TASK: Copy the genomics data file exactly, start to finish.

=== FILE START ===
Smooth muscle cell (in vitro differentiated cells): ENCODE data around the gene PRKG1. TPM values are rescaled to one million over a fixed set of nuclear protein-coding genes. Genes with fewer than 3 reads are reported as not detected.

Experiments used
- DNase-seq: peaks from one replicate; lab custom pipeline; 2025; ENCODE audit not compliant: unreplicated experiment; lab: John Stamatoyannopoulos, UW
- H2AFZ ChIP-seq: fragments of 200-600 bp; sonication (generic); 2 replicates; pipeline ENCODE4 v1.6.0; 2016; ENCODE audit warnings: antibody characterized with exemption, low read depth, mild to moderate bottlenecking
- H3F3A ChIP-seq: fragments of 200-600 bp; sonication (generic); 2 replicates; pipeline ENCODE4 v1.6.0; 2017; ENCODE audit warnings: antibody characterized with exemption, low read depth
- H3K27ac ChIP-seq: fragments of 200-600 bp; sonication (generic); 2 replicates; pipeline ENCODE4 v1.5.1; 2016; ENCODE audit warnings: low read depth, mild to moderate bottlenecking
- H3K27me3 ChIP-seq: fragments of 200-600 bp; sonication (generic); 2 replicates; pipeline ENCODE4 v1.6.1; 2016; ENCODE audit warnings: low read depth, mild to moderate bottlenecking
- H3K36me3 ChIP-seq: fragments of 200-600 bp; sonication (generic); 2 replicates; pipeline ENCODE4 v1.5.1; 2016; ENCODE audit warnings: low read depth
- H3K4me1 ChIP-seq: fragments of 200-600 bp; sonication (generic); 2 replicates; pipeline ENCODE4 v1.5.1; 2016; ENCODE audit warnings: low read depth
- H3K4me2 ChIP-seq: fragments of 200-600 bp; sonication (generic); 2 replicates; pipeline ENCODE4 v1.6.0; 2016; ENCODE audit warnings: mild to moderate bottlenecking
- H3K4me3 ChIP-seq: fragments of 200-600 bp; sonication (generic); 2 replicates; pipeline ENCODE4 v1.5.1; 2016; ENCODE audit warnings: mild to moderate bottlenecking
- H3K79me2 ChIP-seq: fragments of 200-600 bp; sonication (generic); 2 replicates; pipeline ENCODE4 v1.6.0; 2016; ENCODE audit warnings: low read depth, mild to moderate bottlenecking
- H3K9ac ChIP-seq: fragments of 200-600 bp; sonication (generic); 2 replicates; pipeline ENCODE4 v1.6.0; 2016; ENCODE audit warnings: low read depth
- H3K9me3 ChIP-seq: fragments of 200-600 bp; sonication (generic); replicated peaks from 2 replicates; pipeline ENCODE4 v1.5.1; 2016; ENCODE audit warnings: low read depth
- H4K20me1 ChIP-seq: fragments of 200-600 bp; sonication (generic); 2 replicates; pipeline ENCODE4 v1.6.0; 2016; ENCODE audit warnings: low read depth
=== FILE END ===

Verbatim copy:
Smooth muscle cell (in vitro differentiated cells): ENCODE data around the gene PRKG1. TPM values are rescaled to one million over a fixed set of nuclear protein-coding genes. Genes with fewer than 3 reads are reported as not detected.

Experiments used
- DNase-seq: peaks from one replicate; lab custom pipeline; 2025; ENCODE audit not compliant: unreplicated experiment; lab: John Stamatoyannopoulos, UW
- H2AFZ ChIP-seq: fragments of 200-600 bp; sonication (generic); 2 replicates; pipeline ENCODE4 v1.6.0; 2016; ENCODE audit warnings: antibody characterized with exemption, low read depth, mild to moderate bottlenecking
- H3F3A ChIP-seq: fragments of 200-600 bp; sonication (generic); 2 replicates; pipeline ENCODE4 v1.6.0; 2017; ENCODE audit warnings: antibody characterized with exemption, low read depth
- H3K27ac ChIP-seq: fragments of 200-600 bp; sonication (generic); 2 replicates; pipeline ENCODE4 v1.5.1; 2016; ENCODE audit warnings: low read depth, mild to moderate bottlenecking
- H3K27me3 ChIP-seq: fragments of 200-600 bp; sonication (generic); 2 replicates; pipeline ENCODE4 v1.6.1; 2016; ENCODE audit warnings: low read depth, mild to moderate bottlenecking
- H3K36me3 ChIP-seq: fragments of 200-600 bp; sonication (generic); 2 replicates; pipeline ENCODE4 v1.5.1; 2016; ENCODE audit warnings: low read depth
- H3K4me1 ChIP-seq: fragments of 200-600 bp; sonication (generic); 2 replicates; pipeline ENCODE4 v1.5.1; 2016; ENCODE audit warnings: low read depth
- H3K4me2 ChIP-seq: fragments of 200-600 bp; sonication (generic); 2 replicates; pipeline ENCODE4 v1.6.0; 2016; ENCODE audit warnings: mild to moderate bottlenecking
- H3K4me3 ChIP-seq: fragments of 200-600 bp; sonication (generic); 2 replicates; pipeline ENCODE4 v1.5.1; 2016; ENCODE audit warnings: mild to moderate bottlenecking
- H3K79me2 ChIP-seq: fragments of 200-600 bp; sonication (generic); 2 replicates; pipeline ENCODE4 v1.6.0; 2016; ENCODE audit warnings: low read depth, mild to moderate bottlenecking
- H3K9ac ChIP-seq: fragments of 200-600 bp; sonication (generic); 2 replicates; pipeline ENCODE4 v1.6.0; 2016; ENCODE audit warnings: low read depth
- H3K9me3 ChIP-seq: fragments of 200-600 bp; sonication (generic); replicated peaks from 2 replicates; pipeline ENCODE4 v1.5.1; 2016; ENCODE audit warnings: low read depth
- H4K20me1 ChIP-seq: fragments of 200-600 bp; sonication (generic); 2 replicates; pipeline ENCODE4 v1.6.0; 2016; ENCODE audit warnings: low read depth